John S. Yodice is the owner of a Cessna 310.
In my experience, pilots prefer gaining insights into the operational and flight rules that govern their flying from actual cases rather than from any dry academic discussion. That’s true, too, about the FAA enforcement process. Here is a case that involves the rule on “clearances” as it is applied to an IFR departure procedure, about what constitutes an emergency, when does the “get-out-of-jail-free” policy apply, what is the likely punishment, and more.
A pilot lost his ATP certificate for 60 days for violating an IFR departure clearance. He was pilot in command of a Cessna Citation CE-560 on an IFR flight departing from Buchanan Field in Concord, California, destined for Alamogordo, New Mexico. The flight had been issued a standard instrument departure (SID) clearance: “the Buchanan Seven Departure...PITTS transition.” The pilot acknowledged and read back the clearance. The SID requires a climbing turn direct to the Concord CCR VOR/DME, and from there to the PITTS intersection via the 071-degree radial from the CCR VOR/DME. According to the FAA, the pilot deviated from this clearance and “broke off from the instrument departure procedure route to proceed directly to PITTS intersection” and as “a result [the flight] entered into airspace, under IFR, at an altitude lower than the minimum vectoring altitude.”
There were several air traffic control facilities involved. The clearance was relayed to the flight by Concord/Buchanan Field tower that received it from Travis Air Force Base RAPCON (Radar Approach Control). Within one minute after takeoff, Concord instructed the flight to contact Travis RAPCON. Within two minutes, the flight contacted Travis and was requested to transponder “ident” for radar identification. The pilot then asked Travis for a deviation to bypass the weather over the VOR. Travis acknowledged, radar identified the flight, and said that the deviation request was pending (the request had to be coordinated with the next control sector under Northern California Terminal Approach Control before Travis could authorize the deviation request). Travis then alerted the flight to high terrain. The pilot replied: “Sir, we see the terrain, but we’re not going to fly in that thunderstorm over the VOR.” Travis saw the aircraft enter NorCal’s airspace and “pointed out” the aircraft to NorCal. Travis gave the flight a low-altitude alert because it hit the MVA (the 5,100 feet MVA is 1,000 above a nearby 4,100 foot mountain).
According to the FAA, the flight would never have entered the MVA if it had stayed on the SID as cleared. The Travis RAPCON filed a Preliminary Pilot Deviation Report, stating that the flight’s penetration into NorCal’s airspace was without coordination, and that the flight entered a minimum vectoring altitude area at an altitude below the limit. As a result, the FAA suspended the pilot’s license for 90 days for violating the “clearance” rule, FAR 91.123(a), and for being “careless or reckless” in violation of FAR 91.13(a) (automatically charged in every operational violation case). The pilot appealed the suspension to the NTSB, as was his right. In such an appeal a pilot is entitled to a trial-type hearing at which the FAA has the burden of proving the violations by a preponderance of “reliable, probative, and substantial evidence.”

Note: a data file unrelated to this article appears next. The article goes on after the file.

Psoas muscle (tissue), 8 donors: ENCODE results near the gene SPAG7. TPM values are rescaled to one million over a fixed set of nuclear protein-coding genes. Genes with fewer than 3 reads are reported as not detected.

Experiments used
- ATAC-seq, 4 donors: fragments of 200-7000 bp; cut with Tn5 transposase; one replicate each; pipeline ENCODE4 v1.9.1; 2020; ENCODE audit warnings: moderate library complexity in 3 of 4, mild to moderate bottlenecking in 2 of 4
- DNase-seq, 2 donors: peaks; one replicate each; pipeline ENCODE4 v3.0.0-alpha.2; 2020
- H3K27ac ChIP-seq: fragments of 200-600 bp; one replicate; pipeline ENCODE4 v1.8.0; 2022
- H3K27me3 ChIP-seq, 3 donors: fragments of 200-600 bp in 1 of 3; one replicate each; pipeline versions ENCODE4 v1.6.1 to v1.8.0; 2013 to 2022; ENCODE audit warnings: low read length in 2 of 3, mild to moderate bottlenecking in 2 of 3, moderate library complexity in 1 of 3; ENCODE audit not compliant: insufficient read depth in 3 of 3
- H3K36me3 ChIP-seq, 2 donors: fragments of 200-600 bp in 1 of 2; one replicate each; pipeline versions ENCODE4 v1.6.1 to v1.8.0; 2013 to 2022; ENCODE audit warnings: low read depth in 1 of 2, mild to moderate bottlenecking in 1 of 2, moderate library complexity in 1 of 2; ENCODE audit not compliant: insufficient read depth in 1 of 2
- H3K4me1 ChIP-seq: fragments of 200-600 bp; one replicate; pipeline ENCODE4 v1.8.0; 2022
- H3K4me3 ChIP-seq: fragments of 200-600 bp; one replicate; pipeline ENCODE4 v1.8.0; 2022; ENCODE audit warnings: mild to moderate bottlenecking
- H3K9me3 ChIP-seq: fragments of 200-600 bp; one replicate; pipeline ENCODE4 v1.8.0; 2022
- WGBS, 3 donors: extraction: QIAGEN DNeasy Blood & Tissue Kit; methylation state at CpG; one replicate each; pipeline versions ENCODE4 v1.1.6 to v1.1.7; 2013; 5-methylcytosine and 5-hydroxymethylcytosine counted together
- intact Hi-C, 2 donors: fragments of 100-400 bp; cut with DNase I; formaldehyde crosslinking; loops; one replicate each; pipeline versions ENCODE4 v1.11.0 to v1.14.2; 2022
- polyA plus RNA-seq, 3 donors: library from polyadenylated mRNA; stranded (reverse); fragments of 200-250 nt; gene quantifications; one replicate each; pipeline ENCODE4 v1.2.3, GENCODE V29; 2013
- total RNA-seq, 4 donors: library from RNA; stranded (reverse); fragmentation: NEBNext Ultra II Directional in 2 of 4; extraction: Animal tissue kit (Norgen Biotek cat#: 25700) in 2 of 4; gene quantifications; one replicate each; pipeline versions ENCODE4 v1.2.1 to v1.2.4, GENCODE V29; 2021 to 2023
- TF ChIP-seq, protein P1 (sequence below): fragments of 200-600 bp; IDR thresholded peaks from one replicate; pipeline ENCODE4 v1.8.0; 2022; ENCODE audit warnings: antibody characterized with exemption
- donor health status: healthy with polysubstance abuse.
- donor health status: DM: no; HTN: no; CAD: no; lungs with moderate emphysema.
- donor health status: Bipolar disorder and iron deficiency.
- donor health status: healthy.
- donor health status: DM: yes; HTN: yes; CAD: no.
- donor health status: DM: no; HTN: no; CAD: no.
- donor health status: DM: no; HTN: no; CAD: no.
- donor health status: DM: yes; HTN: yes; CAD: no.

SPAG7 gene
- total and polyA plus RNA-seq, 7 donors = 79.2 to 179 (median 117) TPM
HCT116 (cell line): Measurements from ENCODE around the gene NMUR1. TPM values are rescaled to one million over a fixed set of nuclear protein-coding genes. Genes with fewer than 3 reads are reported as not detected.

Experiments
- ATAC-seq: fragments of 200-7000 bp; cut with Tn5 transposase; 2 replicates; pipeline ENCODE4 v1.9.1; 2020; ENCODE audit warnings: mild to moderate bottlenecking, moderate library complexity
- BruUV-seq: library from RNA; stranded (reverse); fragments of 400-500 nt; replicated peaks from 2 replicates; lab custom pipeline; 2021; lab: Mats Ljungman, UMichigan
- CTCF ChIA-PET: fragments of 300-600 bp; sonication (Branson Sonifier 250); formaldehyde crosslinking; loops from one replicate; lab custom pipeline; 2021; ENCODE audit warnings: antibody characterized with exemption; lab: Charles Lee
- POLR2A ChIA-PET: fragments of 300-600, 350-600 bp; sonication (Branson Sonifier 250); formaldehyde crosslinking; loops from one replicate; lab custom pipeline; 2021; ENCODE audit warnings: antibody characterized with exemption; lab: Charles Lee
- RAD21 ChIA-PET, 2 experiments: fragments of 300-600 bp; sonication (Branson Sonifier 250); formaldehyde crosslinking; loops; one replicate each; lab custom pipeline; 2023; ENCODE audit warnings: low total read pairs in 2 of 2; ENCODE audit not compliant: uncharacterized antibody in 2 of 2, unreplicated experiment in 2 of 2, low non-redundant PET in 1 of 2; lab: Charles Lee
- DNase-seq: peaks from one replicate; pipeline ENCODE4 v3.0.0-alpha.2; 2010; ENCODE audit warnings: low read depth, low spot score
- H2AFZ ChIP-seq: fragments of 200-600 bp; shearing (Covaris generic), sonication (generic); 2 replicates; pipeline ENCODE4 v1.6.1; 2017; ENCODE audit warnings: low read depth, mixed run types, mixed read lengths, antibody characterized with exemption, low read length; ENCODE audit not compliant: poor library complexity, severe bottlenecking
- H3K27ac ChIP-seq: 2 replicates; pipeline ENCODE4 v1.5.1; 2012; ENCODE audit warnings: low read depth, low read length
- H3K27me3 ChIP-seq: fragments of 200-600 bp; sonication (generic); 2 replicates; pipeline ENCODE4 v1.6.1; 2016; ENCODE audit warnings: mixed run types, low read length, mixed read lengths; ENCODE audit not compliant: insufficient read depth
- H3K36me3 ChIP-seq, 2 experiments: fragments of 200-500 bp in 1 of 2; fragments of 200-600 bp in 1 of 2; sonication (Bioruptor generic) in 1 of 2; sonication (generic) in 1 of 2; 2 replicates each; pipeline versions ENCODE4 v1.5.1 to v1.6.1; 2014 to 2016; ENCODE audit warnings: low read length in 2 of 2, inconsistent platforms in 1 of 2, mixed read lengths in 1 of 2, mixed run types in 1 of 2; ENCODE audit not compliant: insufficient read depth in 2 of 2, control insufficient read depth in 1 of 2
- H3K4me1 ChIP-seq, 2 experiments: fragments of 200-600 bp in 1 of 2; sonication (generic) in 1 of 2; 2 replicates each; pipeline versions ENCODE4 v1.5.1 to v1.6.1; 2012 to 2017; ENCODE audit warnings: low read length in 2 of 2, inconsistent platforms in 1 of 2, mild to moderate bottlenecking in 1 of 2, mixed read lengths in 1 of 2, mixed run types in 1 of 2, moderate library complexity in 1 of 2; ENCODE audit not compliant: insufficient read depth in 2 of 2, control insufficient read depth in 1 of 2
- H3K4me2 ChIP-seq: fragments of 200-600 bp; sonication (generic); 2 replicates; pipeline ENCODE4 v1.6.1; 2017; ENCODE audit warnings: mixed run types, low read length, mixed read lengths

At the NTSB hearing the FAA produced as witnesses the civilian and military controllers involved as well as the Flight Standards Inspector who investigated the case; the FAA introduced into evidence tape recordings of the air traffic control conversations with the pilot, the SID chart, the departure clearance strip, the pilot deviation report, the weather report for Concord, and the sanction guidance table. The pilot testified in his own behalf and presented a receipt evidencing the timely filing of a report to the National Aeronautics and Space Administration under the Aviation Safety Reporting System (ASRS). Based on the evidence, the NTSB law judge sustained the FAA charges but reduced the period of suspension from 90 days to 60 days.
FAR 91.123(a) provides that: “When an air traffic control clearance has been obtained, no pilot in command may deviate from that clearance unless an amended clearance is obtained, an emergency exits, or the deviation is in response to a traffic alert and collision avoidance system resolution advisory. However, except in Class A airspace, a pilot may cancel an IFR flight plan if the operation is being conducted in VFR weather conditions. When a pilot is uncertain of an ATC clearance, that pilot should immediately request clarification from ATC.”
The law judge concluded that the pilot deviated from his departure clearance without obtaining an amended clearance and that no weather emergency existed. The pilot also lost in his appeal to the full five-member NTSB. The board did not believe the pilot’s defense that a weather emergency required him to deviate from the departure clearance.
Under the ASRS, certificate suspension may be waived, despite a finding of a regulatory violation, if certain requirements are satisfied: (1) that the violation was inadvertent and not deliberate; (2) that it did not involve a crime; (3) that the person has not been found in an enforcement action to have committed a regulatory violation in the past five years; and (4) that the person mails a report of the incident to NASA within 10 days. The board refused to grant the waiver of suspension under the ASRS because it determined that the deviation was not “inadvertent and not deliberate.” According to the board, the pilot “flew the path that he wanted to.”
No “get-out-of-jail-free” card.